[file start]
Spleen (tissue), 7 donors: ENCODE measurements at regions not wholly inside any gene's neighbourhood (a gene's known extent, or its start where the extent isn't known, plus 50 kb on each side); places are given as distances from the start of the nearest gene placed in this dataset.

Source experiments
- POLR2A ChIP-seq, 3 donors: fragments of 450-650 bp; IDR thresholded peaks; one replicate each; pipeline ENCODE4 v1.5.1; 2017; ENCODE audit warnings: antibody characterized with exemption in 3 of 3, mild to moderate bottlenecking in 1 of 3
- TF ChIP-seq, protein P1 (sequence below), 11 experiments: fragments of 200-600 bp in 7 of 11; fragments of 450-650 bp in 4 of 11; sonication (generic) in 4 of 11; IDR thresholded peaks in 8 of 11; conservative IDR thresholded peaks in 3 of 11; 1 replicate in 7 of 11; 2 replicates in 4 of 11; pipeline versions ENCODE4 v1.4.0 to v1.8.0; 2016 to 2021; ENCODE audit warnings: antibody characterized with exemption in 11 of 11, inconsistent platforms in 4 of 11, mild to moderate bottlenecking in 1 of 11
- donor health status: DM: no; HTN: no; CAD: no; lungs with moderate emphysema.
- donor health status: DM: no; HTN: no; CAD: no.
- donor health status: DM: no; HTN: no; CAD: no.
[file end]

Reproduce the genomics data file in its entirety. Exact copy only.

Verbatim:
Spleen (tissue), 7 donors: ENCODE measurements at regions not wholly inside any gene's neighbourhood (a gene's known extent, or its start where the extent isn't known, plus 50 kb on each side); places are given as distances from the start of the nearest gene placed in this dataset.

Source experiments
- POLR2A ChIP-seq, 3 donors: fragments of 450-650 bp; IDR thresholded peaks; one replicate each; pipeline ENCODE4 v1.5.1; 2017; ENCODE audit warnings: antibody characterized with exemption in 3 of 3, mild to moderate bottlenecking in 1 of 3
- TF ChIP-seq, protein P1 (sequence below), 11 experiments: fragments of 200-600 bp in 7 of 11; fragments of 450-650 bp in 4 of 11; sonication (generic) in 4 of 11; IDR thresholded peaks in 8 of 11; conservative IDR thresholded peaks in 3 of 11; 1 replicate in 7 of 11; 2 replicates in 4 of 11; pipeline versions ENCODE4 v1.4.0 to v1.8.0; 2016 to 2021; ENCODE audit warnings: antibody characterized with exemption in 11 of 11, inconsistent platforms in 4 of 11, mild to moderate bottlenecking in 1 of 11
- donor health status: DM: no; HTN: no; CAD: no; lungs with moderate emphysema.
- donor health status: DM: no; HTN: no; CAD: no.
- donor health status: DM: no; HTN: no; CAD: no.